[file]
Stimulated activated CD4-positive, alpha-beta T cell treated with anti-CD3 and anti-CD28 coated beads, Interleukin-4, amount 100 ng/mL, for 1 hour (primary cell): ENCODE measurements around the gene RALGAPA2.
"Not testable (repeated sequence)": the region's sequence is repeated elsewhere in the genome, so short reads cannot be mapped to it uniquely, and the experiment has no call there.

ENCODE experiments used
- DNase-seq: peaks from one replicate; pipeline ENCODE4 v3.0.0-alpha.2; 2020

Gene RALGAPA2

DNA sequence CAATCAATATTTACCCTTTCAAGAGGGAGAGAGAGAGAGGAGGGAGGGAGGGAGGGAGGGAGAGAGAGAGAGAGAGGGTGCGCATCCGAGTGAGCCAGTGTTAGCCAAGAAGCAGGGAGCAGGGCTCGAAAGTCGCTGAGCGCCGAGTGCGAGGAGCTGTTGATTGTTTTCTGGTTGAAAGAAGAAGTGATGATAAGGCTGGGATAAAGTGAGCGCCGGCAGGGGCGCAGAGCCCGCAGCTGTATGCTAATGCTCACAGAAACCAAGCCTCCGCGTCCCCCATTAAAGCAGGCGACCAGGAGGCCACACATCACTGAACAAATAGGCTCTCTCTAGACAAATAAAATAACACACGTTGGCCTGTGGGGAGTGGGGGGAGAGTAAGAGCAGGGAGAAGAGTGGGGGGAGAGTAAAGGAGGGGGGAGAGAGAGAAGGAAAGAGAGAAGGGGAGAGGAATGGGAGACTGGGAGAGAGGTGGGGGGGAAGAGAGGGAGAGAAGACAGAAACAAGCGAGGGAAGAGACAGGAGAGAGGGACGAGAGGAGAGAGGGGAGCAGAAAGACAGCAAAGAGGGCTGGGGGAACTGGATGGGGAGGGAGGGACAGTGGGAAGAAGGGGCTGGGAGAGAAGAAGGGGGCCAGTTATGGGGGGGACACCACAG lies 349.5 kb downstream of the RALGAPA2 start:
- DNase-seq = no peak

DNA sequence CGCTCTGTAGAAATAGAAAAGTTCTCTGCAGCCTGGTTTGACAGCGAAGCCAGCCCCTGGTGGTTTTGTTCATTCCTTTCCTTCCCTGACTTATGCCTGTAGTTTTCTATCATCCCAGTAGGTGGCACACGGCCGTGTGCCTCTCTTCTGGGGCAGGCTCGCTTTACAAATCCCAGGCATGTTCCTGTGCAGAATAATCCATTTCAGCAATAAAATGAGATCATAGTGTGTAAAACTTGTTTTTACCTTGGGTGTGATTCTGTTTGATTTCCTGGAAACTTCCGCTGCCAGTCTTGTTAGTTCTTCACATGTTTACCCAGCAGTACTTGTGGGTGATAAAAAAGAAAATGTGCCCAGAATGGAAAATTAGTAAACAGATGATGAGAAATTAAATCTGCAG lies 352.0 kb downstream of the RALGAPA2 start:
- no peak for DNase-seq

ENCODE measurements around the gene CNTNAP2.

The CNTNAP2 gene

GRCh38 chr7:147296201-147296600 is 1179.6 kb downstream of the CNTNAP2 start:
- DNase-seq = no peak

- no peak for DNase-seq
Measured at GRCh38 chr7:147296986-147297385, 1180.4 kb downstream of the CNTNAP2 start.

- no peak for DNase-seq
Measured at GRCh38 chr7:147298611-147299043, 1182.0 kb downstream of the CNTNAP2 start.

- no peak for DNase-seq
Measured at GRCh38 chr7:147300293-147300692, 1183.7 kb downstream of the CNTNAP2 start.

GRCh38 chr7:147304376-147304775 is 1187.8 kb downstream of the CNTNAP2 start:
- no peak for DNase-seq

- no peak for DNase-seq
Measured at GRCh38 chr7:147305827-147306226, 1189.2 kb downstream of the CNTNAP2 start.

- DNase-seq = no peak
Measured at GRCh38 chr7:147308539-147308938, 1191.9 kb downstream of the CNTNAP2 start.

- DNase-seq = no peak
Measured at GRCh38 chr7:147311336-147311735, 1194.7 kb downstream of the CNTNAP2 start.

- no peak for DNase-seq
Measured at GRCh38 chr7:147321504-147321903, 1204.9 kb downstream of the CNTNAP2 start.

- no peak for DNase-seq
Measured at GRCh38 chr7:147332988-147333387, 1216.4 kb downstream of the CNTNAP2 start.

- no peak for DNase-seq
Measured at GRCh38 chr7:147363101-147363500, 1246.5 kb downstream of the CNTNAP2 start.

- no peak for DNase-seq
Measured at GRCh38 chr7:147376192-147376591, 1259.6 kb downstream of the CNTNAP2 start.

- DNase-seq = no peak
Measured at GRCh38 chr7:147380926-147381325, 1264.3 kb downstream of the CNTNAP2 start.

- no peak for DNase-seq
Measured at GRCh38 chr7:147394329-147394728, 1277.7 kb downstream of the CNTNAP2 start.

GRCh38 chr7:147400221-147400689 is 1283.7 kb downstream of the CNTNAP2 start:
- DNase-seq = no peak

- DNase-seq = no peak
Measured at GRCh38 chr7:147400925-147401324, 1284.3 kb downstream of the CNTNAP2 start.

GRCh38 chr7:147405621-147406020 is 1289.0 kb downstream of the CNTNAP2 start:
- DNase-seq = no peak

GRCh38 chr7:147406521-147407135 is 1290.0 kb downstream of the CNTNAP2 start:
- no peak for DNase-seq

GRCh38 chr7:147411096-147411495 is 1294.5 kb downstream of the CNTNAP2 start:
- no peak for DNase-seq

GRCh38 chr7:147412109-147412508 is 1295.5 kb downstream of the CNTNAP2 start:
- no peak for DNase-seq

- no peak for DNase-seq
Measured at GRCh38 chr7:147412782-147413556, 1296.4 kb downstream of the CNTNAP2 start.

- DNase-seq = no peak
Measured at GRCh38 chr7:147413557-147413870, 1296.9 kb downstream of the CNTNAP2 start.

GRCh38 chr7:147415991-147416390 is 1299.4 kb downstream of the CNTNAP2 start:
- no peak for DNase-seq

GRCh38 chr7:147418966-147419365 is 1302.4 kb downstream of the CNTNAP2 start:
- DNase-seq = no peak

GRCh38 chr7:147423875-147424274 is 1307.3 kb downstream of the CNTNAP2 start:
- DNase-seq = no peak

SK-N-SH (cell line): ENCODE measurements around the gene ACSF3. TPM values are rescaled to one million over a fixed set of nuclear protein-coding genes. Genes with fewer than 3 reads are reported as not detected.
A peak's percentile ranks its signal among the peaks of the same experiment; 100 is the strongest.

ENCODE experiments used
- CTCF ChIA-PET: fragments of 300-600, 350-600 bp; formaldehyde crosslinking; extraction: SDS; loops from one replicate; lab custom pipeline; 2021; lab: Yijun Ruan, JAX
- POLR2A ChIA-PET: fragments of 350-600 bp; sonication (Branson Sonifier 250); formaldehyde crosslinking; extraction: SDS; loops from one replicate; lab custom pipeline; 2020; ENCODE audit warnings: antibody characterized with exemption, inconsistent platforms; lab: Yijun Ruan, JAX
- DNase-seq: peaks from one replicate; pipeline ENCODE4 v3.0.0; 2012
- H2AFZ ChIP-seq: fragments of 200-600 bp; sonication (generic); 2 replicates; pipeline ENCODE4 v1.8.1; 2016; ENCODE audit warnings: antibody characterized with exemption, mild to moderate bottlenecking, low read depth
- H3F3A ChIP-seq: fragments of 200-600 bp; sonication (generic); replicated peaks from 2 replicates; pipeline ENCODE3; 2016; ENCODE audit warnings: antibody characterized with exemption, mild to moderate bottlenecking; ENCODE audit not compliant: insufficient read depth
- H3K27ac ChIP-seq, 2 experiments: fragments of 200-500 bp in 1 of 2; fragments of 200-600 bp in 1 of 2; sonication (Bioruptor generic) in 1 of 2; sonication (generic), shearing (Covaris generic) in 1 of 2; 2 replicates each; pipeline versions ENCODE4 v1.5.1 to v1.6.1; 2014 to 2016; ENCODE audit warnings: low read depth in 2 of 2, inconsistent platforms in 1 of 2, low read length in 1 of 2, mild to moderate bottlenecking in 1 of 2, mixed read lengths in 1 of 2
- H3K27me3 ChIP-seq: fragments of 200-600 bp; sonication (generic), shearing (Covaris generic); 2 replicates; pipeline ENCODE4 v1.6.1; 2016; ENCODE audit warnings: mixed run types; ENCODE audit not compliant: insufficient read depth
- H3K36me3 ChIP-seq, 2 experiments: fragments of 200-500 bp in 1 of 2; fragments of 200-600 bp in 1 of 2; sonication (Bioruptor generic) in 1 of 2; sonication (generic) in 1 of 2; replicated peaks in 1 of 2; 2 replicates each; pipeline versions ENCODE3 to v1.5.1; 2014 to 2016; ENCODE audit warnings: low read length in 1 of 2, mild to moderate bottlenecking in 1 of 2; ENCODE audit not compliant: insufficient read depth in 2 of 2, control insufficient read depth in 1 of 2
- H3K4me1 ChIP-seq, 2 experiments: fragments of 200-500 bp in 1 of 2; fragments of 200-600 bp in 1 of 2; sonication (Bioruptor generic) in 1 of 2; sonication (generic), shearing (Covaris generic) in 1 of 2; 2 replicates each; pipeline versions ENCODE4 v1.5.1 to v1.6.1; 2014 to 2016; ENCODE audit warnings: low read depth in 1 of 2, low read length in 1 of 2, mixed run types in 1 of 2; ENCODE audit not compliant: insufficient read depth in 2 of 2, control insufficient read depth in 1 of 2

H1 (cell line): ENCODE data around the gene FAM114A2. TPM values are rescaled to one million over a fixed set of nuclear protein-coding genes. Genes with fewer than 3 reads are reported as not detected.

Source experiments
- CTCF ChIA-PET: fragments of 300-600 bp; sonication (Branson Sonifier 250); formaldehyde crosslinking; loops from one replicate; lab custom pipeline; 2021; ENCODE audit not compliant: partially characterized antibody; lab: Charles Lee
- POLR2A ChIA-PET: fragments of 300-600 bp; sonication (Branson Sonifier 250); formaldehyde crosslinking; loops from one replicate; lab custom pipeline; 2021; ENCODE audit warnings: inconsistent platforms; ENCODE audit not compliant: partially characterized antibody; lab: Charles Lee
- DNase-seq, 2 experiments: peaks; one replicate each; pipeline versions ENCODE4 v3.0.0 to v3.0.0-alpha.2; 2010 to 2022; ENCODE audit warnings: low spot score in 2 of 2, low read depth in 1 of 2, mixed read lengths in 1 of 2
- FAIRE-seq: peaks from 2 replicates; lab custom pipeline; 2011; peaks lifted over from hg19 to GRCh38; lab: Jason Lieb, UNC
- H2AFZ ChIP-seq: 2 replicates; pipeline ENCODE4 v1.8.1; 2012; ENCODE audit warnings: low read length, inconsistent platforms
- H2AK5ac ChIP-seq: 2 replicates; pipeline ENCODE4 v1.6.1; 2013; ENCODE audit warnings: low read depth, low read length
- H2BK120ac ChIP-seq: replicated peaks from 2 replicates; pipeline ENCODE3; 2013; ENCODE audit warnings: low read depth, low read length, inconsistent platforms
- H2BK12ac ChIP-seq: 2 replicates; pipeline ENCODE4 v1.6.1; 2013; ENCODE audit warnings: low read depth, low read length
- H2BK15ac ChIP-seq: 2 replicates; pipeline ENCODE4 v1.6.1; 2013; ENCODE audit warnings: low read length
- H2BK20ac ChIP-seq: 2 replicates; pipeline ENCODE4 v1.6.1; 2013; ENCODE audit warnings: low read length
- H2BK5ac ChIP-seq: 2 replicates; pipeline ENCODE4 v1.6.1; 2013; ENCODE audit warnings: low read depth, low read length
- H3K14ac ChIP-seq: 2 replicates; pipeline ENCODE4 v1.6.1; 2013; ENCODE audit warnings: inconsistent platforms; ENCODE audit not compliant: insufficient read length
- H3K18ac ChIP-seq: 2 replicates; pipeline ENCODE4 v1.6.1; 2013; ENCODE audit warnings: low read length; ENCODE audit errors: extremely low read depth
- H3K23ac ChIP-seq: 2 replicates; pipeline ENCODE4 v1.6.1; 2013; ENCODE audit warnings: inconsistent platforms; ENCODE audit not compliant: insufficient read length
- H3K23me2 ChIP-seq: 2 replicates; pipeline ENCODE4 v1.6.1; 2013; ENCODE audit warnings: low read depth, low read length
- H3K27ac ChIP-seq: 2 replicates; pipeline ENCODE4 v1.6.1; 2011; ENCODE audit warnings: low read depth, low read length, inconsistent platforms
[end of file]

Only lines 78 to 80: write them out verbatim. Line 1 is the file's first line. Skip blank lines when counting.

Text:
- DNase-seq, 2 experiments: peaks; one replicate each; pipeline versions ENCODE4 v3.0.0 to v3.0.0-alpha.2; 2010 to 2022; ENCODE audit warnings: low spot score in 2 of 2, low read depth in 1 of 2, mixed read lengths in 1 of 2
- FAIRE-seq: peaks from 2 replicates; lab custom pipeline; 2011; peaks lifted over from hg19 to GRCh38; lab: Jason Lieb, UNC
- H2AFZ ChIP-seq: 2 replicates; pipeline ENCODE4 v1.8.1; 2012; ENCODE audit warnings: low read length, inconsistent platforms